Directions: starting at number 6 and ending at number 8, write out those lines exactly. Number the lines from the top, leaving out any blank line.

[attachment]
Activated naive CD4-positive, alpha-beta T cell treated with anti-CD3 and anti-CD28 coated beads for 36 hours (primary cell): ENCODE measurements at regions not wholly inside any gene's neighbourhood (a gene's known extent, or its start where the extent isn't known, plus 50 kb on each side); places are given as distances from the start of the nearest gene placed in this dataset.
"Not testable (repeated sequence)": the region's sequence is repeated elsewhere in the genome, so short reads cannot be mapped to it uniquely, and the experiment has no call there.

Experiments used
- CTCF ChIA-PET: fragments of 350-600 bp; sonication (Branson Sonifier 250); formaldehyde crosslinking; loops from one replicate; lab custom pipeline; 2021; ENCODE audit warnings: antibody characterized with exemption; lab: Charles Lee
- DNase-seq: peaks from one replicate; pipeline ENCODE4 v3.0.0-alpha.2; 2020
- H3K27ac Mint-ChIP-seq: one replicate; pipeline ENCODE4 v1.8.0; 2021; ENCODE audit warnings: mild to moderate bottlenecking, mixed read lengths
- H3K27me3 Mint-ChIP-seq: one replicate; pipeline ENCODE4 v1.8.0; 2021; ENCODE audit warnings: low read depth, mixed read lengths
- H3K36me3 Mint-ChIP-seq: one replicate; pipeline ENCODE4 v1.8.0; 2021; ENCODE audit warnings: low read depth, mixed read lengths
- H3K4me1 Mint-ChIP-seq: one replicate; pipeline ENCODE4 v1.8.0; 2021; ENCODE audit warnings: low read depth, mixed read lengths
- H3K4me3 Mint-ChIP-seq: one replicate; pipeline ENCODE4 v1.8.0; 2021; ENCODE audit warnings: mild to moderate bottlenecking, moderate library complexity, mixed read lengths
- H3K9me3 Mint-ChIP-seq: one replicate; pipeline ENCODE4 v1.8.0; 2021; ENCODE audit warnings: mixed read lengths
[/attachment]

- H3K27ac Mint-ChIP-seq: one replicate; pipeline ENCODE4 v1.8.0; 2021; ENCODE audit warnings: mild to moderate bottlenecking, mixed read lengths
- H3K27me3 Mint-ChIP-seq: one replicate; pipeline ENCODE4 v1.8.0; 2021; ENCODE audit warnings: low read depth, mixed read lengths
- H3K36me3 Mint-ChIP-seq: one replicate; pipeline ENCODE4 v1.8.0; 2021; ENCODE audit warnings: low read depth, mixed read lengths